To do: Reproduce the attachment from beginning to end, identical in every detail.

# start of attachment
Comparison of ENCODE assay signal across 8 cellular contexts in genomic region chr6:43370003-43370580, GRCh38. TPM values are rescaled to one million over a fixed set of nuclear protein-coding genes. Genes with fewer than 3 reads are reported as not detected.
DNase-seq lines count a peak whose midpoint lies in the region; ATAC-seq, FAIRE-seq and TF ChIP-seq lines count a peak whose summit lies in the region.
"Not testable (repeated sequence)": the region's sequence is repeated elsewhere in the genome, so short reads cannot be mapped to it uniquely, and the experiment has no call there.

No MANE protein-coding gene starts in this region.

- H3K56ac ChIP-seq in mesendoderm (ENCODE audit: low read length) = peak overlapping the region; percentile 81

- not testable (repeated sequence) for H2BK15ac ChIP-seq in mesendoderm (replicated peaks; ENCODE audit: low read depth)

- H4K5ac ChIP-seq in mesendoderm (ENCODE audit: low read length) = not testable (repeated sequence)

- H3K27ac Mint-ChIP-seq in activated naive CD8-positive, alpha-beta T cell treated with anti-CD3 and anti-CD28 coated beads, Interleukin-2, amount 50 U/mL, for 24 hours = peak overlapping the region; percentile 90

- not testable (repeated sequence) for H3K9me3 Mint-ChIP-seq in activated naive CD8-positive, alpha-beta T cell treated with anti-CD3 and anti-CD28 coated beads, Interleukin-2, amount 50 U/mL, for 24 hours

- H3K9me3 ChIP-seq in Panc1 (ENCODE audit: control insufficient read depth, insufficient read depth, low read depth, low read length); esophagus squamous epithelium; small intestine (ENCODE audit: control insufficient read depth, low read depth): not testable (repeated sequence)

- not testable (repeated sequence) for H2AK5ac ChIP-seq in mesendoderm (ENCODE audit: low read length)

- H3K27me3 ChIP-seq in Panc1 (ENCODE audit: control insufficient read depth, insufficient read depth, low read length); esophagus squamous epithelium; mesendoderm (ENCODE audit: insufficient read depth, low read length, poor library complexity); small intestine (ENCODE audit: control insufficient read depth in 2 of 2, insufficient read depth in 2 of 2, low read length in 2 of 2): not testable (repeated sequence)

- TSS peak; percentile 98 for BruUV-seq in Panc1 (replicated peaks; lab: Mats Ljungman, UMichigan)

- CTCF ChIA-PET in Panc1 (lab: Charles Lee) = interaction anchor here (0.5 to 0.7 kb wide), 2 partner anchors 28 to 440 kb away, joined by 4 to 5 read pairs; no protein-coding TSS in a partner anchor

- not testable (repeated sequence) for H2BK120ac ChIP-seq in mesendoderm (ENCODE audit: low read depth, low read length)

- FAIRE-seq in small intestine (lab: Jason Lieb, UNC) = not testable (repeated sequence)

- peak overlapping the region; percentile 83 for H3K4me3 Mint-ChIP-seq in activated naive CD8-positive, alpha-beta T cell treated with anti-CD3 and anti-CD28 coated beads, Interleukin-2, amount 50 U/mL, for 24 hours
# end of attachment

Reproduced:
Comparison of ENCODE assay signal across 8 cellular contexts in genomic region chr6:43370003-43370580, GRCh38. TPM values are rescaled to one million over a fixed set of nuclear protein-coding genes. Genes with fewer than 3 reads are reported as not detected.
DNase-seq lines count a peak whose midpoint lies in the region; ATAC-seq, FAIRE-seq and TF ChIP-seq lines count a peak whose summit lies in the region.
"Not testable (repeated sequence)": the region's sequence is repeated elsewhere in the genome, so short reads cannot be mapped to it uniquely, and the experiment has no call there.

No MANE protein-coding gene starts in this region.

- H3K56ac ChIP-seq in mesendoderm (ENCODE audit: low read length) = peak overlapping the region; percentile 81

- not testable (repeated sequence) for H2BK15ac ChIP-seq in mesendoderm (replicated peaks; ENCODE audit: low read depth)

- H4K5ac ChIP-seq in mesendoderm (ENCODE audit: low read length) = not testable (repeated sequence)

- H3K27ac Mint-ChIP-seq in activated naive CD8-positive, alpha-beta T cell treated with anti-CD3 and anti-CD28 coated beads, Interleukin-2, amount 50 U/mL, for 24 hours = peak overlapping the region; percentile 90

- not testable (repeated sequence) for H3K9me3 Mint-ChIP-seq in activated naive CD8-positive, alpha-beta T cell treated with anti-CD3 and anti-CD28 coated beads, Interleukin-2, amount 50 U/mL, for 24 hours

- H3K9me3 ChIP-seq in Panc1 (ENCODE audit: control insufficient read depth, insufficient read depth, low read depth, low read length); esophagus squamous epithelium; small intestine (ENCODE audit: control insufficient read depth, low read depth): not testable (repeated sequence)

- not testable (repeated sequence) for H2AK5ac ChIP-seq in mesendoderm (ENCODE audit: low read length)

- H3K27me3 ChIP-seq in Panc1 (ENCODE audit: control insufficient read depth, insufficient read depth, low read length); esophagus squamous epithelium; mesendoderm (ENCODE audit: insufficient read depth, low read length, poor library complexity); small intestine (ENCODE audit: control insufficient read depth in 2 of 2, insufficient read depth in 2 of 2, low read length in 2 of 2): not testable (repeated sequence)

- TSS peak; percentile 98 for BruUV-seq in Panc1 (replicated peaks; lab: Mats Ljungman, UMichigan)

- CTCF ChIA-PET in Panc1 (lab: Charles Lee) = interaction anchor here (0.5 to 0.7 kb wide), 2 partner anchors 28 to 440 kb away, joined by 4 to 5 read pairs; no protein-coding TSS in a partner anchor

- not testable (repeated sequence) for H2BK120ac ChIP-seq in mesendoderm (ENCODE audit: low read depth, low read length)

- FAIRE-seq in small intestine (lab: Jason Lieb, UNC) = not testable (repeated sequence)

- peak overlapping the region; percentile 83 for H3K4me3 Mint-ChIP-seq in activated naive CD8-positive, alpha-beta T cell treated with anti-CD3 and anti-CD28 coated beads, Interleukin-2, amount 50 U/mL, for 24 hours